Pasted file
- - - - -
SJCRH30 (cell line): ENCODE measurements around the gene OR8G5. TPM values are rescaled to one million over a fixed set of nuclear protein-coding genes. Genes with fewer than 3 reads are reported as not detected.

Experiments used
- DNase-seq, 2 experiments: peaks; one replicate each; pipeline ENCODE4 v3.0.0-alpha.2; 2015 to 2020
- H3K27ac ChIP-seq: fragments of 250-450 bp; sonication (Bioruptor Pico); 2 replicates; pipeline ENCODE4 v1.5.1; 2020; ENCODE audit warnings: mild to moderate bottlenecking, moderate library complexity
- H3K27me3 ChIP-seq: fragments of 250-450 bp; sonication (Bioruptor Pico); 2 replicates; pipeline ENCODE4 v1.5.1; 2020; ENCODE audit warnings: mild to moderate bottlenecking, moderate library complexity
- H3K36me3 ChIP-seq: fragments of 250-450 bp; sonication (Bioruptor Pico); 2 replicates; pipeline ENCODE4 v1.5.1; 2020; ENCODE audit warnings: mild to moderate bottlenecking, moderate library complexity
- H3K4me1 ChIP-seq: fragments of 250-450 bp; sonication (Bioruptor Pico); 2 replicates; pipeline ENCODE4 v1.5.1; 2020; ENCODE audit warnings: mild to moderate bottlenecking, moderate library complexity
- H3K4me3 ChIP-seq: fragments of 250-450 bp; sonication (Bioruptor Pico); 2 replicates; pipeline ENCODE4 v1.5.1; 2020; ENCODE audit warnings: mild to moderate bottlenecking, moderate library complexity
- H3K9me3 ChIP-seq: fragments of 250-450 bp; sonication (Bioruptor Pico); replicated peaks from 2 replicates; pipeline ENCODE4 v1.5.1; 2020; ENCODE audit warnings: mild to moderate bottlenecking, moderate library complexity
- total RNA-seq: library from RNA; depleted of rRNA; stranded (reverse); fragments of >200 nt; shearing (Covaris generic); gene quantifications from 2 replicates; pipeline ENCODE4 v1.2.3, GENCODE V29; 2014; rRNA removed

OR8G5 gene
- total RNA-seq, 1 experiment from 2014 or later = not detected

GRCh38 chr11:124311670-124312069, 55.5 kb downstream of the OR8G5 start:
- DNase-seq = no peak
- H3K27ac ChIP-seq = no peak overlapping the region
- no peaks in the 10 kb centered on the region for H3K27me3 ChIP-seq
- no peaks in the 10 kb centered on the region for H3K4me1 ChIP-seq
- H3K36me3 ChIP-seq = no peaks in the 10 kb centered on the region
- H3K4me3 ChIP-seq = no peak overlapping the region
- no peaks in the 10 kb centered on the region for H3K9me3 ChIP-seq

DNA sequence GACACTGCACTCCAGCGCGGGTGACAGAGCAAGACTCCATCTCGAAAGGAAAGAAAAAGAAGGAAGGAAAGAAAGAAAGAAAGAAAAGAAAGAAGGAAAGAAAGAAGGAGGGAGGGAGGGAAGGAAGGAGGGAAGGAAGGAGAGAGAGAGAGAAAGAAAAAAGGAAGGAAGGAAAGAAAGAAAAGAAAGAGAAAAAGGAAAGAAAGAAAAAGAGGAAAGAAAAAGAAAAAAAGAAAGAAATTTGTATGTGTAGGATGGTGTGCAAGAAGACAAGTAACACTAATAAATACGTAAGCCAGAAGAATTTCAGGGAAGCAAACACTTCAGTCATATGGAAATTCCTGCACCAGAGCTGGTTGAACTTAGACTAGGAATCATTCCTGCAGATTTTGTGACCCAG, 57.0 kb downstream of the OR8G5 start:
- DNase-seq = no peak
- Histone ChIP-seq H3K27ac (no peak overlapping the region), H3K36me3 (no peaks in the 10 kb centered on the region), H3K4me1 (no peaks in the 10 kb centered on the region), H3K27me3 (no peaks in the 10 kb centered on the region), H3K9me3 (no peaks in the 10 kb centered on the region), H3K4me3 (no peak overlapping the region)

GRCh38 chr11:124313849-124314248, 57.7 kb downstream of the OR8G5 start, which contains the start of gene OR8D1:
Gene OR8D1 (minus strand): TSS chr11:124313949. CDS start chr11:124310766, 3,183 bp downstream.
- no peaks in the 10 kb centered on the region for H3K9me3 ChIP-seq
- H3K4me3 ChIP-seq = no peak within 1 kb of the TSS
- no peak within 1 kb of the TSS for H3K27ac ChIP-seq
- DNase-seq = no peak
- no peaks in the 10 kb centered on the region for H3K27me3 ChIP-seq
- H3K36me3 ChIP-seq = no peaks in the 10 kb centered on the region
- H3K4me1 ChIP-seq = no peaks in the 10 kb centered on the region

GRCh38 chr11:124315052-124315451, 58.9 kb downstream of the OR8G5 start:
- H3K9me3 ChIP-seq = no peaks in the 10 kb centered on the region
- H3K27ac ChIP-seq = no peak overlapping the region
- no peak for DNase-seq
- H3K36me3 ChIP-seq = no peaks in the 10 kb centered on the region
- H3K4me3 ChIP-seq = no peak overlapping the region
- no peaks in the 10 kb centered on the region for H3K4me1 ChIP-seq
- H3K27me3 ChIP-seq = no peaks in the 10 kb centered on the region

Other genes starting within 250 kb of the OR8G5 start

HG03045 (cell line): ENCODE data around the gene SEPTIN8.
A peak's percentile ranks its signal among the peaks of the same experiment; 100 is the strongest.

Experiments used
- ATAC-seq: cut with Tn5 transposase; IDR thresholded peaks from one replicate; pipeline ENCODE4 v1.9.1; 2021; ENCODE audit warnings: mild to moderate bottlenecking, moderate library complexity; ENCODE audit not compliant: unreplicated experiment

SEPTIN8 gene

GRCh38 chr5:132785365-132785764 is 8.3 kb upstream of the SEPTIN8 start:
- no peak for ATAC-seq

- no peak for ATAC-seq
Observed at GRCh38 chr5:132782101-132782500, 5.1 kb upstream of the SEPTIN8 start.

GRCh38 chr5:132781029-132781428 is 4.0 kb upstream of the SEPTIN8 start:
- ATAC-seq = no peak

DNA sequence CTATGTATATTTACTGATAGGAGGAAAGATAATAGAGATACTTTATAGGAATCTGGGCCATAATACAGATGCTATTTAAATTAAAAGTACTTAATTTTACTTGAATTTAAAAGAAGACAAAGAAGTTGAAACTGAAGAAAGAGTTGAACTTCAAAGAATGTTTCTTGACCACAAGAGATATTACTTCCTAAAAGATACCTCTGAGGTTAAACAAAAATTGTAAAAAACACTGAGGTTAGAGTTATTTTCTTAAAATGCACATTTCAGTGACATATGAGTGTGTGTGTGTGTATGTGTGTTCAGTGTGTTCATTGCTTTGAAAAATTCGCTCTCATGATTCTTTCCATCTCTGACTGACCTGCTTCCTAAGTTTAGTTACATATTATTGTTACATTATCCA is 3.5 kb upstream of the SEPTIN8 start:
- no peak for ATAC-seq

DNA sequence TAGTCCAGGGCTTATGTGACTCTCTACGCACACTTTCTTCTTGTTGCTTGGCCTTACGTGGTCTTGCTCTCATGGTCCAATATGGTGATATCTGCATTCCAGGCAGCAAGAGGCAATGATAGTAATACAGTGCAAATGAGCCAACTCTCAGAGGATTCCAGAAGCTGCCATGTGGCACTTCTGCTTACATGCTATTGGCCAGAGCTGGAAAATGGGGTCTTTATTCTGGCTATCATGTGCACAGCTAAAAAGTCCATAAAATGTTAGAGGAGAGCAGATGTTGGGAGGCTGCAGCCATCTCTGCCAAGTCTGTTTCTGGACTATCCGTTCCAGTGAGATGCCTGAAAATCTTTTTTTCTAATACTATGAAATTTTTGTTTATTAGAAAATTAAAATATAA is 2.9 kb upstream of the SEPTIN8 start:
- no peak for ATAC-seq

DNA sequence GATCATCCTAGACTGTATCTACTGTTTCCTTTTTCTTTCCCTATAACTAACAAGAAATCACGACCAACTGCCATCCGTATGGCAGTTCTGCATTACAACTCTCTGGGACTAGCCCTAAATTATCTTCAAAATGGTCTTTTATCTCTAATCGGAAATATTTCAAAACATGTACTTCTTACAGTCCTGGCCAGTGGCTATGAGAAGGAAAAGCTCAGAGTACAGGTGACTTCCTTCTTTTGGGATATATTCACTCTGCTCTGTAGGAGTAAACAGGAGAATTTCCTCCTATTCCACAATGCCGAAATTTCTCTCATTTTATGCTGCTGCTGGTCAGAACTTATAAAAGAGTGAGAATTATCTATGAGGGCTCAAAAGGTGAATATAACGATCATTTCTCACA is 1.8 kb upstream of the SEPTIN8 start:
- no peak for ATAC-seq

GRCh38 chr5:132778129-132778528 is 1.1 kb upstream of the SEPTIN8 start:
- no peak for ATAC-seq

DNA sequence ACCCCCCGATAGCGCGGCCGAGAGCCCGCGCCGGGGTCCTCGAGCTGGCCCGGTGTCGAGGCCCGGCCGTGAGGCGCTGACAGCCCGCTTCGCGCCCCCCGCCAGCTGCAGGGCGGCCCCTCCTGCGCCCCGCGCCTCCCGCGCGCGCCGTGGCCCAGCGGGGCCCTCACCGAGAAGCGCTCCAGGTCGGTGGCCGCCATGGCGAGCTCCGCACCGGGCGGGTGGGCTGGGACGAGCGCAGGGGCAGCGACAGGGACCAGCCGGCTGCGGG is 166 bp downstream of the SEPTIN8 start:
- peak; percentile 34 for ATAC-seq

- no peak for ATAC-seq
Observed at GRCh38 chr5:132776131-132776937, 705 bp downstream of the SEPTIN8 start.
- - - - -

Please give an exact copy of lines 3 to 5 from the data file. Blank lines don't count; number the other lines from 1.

- DNase-seq, 2 experiments: peaks; one replicate each; pipeline ENCODE4 v3.0.0-alpha.2; 2015 to 2020
- H3K27ac ChIP-seq: fragments of 250-450 bp; sonication (Bioruptor Pico); 2 replicates; pipeline ENCODE4 v1.5.1; 2020; ENCODE audit warnings: mild to moderate bottlenecking, moderate library complexity
- H3K27me3 ChIP-seq: fragments of 250-450 bp; sonication (Bioruptor Pico); 2 replicates; pipeline ENCODE4 v1.5.1; 2020; ENCODE audit warnings: mild to moderate bottlenecking, moderate library complexity